Her name is Brenda.

An extraordinary, brave girl who refused to accept the hand she’d been dealt. Brenda had lost both her parents and was living in a tiny shack with her grandmother.

There was no money for ‘luxuries’ like school. They needed every cent just to cover their basic necessities.

Without an education, Brenda could see exactly where her life was headed. She’d seen girls like herself sold into marriage; or forced to sell themselves to men just to scrape together a living.  She was determined that wouldn’t happened to her.

So Brenda decided to take matters into her own hands.

She had a letter from her principal that said she needed $40 for her school fees. $40? That’s the cost of a couple of movie tickets! But on the streets of Uganda? It was an impossibility. A crazy, hopeless idea destined to fail. For two days she was spat on, kicked, abused. Shoved out of the way. Nobody cared. Nobody wanted to help. Why would they? She was just one of literally hundreds of thousands of girls in exactly the same position.

But sometimes the impossible suddenly becomes possible.

Our co-founders – Chantelle Baxter and David Dixon, had just arrived in Uganda. Sick of hearing about the injustice suffered by women and girls, they wanted to do something about it. They just weren’t sure what. So they’d come to one of the worst places in the world to be born a girl, to find out. And there they met Brenda – and discovered exactly what they had to do. That chance meeting was the spark that ignited a movement. They came back to Australia and founded One Girl – a non profit organisation on a mission to educate girls just like Brenda.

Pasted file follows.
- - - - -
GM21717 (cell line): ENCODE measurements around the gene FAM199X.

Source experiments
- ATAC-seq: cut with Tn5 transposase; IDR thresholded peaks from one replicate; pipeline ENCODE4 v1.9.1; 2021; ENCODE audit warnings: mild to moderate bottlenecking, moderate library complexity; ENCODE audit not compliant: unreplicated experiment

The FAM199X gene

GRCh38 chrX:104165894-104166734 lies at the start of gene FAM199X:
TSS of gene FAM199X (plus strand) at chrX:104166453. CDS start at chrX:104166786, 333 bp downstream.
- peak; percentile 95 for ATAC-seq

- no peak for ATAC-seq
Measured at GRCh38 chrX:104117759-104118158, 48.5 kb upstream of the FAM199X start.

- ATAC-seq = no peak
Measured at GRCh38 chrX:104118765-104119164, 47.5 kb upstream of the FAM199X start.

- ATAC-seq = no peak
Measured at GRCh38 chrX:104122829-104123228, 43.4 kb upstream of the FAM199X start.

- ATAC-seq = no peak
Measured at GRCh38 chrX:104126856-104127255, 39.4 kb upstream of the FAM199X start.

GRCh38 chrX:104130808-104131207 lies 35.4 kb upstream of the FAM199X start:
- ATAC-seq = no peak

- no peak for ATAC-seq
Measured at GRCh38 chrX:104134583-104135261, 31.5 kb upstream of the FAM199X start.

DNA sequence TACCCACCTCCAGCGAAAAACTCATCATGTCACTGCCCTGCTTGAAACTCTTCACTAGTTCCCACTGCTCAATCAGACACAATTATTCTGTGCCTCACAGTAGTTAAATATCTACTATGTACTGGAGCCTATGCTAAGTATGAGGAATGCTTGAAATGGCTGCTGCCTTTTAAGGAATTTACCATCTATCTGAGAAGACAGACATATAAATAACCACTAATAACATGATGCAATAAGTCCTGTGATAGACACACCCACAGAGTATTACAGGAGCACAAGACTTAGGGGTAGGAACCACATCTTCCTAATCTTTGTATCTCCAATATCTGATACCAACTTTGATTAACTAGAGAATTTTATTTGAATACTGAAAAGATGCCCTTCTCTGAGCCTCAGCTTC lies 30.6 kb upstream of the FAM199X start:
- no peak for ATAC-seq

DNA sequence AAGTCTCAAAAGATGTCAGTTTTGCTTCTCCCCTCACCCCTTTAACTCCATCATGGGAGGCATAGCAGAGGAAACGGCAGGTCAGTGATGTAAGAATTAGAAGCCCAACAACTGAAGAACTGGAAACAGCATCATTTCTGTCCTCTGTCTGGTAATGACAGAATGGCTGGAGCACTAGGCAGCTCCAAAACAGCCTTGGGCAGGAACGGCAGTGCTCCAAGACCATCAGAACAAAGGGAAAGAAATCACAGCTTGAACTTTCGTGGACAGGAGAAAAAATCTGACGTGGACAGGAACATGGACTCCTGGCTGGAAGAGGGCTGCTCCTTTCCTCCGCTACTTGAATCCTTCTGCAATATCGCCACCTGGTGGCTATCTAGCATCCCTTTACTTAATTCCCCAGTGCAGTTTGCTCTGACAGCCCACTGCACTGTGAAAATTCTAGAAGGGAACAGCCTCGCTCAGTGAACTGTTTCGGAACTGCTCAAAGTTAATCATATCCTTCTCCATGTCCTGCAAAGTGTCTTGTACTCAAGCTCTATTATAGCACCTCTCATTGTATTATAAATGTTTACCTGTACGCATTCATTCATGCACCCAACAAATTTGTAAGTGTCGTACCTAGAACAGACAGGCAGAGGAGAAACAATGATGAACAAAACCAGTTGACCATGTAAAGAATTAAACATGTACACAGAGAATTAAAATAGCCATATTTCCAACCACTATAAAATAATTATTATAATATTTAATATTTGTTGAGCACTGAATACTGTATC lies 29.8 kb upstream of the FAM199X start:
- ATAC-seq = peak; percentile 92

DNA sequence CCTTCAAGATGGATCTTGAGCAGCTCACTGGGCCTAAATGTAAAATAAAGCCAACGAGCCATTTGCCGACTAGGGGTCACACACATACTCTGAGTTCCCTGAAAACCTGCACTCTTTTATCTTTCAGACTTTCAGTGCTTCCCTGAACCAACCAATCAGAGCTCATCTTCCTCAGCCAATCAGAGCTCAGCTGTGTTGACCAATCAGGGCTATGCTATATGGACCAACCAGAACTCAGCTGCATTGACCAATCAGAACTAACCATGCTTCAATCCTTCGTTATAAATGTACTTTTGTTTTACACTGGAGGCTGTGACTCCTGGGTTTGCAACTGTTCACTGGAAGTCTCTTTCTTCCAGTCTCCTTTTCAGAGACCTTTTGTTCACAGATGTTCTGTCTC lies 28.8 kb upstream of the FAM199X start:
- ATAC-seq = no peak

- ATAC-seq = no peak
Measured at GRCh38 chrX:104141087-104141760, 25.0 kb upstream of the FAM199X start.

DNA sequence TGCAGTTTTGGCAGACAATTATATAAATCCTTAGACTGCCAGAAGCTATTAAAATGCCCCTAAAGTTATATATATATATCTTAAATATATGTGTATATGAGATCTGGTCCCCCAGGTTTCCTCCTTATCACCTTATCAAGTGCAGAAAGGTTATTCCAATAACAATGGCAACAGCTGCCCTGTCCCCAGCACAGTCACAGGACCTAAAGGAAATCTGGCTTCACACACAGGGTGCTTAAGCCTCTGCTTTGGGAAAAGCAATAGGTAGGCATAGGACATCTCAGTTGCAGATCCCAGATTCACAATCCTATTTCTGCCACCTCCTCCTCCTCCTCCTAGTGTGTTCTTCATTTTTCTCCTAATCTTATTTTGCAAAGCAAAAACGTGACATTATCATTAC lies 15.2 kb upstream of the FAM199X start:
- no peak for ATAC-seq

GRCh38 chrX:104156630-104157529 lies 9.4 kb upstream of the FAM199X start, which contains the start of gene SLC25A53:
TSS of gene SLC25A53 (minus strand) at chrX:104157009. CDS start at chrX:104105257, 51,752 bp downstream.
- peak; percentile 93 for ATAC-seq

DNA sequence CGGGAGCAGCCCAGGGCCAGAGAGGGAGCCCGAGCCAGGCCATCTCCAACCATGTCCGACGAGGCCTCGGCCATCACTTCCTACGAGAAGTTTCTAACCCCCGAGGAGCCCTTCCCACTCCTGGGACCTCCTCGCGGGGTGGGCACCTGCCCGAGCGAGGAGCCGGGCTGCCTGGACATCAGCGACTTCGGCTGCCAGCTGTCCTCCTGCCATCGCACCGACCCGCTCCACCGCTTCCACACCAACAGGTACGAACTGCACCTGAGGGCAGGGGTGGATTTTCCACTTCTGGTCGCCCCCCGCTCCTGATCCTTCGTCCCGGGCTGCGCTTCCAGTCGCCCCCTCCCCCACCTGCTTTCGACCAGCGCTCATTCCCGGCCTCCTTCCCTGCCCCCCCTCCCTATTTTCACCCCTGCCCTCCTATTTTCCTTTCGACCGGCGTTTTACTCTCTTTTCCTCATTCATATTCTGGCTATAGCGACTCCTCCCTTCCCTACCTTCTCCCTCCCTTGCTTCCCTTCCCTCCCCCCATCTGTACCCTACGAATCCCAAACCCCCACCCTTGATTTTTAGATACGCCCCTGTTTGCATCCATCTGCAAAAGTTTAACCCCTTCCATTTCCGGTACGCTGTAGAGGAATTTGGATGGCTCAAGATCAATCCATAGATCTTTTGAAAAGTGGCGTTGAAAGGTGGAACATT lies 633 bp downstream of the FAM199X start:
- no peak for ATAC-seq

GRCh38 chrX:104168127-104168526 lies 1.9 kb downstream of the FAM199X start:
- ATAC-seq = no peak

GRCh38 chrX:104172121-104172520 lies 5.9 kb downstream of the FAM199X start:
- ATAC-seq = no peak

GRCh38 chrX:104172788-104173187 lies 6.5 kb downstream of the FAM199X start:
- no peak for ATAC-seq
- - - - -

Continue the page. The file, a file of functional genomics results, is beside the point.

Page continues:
Since then, One Girl has grown into an incredible community of passionate doers and dreamers. Thousands of our inspiring community have made our work possible through participating in Do It In A Dress, becoming Ambassadors for girls’ education, donating, volunteering, and spreading the world.


We’ve rebuilt school classrooms and toilets, empowered thousands of girls and young women with training on entrepreneurship and life skills, supported 425 girls with education scholarships, and educated thousands of women and girls on menstrual health and hygiene, as well as WASH. We’ve now reached over 29,462 women and girls in Sierra Leone and Uganda.



We’re on a mission to educate 1 million girls – and we want you to join us.